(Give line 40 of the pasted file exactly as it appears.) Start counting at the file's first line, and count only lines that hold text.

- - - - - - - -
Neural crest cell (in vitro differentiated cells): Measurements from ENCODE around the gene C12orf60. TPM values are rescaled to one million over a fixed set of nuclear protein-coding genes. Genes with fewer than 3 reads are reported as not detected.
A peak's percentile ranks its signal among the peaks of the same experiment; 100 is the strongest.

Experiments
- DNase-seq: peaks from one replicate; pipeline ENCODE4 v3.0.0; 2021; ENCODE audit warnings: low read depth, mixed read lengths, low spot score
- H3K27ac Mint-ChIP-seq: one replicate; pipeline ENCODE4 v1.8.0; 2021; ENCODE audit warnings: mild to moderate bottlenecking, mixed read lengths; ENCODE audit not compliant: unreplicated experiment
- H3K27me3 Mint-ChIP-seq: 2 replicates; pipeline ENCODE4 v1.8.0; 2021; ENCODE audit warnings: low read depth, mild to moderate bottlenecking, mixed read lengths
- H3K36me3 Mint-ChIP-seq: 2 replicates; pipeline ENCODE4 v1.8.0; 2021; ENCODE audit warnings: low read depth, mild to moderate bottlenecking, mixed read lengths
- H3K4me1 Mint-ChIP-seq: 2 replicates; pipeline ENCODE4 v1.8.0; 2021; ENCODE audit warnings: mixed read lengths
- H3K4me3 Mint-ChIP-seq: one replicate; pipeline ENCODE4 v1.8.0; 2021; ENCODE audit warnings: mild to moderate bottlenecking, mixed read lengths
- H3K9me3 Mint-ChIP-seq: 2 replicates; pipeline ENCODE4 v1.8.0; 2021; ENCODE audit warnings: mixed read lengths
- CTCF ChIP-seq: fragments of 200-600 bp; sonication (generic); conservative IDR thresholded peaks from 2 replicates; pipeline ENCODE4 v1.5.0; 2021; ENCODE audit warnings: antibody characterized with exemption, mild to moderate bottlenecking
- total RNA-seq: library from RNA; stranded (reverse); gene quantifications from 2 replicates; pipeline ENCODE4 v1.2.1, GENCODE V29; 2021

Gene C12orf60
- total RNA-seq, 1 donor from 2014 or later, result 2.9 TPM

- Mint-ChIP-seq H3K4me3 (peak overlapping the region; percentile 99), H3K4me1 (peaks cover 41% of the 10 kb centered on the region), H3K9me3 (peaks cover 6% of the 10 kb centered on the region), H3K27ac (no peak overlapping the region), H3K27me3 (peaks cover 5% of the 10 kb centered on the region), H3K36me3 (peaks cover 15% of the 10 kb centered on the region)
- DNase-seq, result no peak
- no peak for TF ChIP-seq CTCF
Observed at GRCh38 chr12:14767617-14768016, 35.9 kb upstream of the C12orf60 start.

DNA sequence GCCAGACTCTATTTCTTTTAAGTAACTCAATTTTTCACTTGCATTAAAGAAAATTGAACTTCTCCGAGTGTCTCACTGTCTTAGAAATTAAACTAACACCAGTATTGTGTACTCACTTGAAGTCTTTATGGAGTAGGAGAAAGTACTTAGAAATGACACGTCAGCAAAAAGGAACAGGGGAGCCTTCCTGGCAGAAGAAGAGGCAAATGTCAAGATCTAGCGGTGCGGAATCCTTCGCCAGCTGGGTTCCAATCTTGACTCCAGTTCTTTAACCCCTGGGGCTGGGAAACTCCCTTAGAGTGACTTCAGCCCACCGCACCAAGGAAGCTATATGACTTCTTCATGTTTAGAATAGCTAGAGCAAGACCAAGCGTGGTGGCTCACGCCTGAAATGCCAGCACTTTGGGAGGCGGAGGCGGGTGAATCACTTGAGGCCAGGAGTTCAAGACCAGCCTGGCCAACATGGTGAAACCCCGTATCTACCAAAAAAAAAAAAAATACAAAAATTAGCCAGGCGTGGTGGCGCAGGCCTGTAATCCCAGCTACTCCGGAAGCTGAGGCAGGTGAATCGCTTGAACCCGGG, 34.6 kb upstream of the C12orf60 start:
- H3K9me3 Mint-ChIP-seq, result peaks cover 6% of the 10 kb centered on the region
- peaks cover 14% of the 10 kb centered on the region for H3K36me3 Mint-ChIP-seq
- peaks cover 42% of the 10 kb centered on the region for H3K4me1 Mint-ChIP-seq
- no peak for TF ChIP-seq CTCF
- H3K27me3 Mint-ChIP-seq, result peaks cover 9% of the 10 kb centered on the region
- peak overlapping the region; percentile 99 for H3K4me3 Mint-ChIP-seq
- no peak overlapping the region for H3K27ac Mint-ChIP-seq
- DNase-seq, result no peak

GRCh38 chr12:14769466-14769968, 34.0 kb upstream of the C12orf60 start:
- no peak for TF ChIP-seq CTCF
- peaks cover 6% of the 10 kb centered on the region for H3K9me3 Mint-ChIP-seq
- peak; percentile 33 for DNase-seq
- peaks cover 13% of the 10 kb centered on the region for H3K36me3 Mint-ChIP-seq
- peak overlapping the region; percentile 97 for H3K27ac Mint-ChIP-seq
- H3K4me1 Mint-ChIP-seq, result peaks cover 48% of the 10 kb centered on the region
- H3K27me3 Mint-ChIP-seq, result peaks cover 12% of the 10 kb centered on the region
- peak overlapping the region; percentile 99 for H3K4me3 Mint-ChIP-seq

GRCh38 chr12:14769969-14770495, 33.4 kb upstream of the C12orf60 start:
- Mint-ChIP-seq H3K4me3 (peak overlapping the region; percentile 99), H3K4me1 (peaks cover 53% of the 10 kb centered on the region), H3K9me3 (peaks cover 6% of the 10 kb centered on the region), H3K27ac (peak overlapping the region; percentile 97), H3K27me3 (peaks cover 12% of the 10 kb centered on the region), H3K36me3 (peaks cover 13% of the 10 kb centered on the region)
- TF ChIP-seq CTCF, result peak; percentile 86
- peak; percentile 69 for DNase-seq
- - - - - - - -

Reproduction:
- peak; percentile 69 for DNase-seq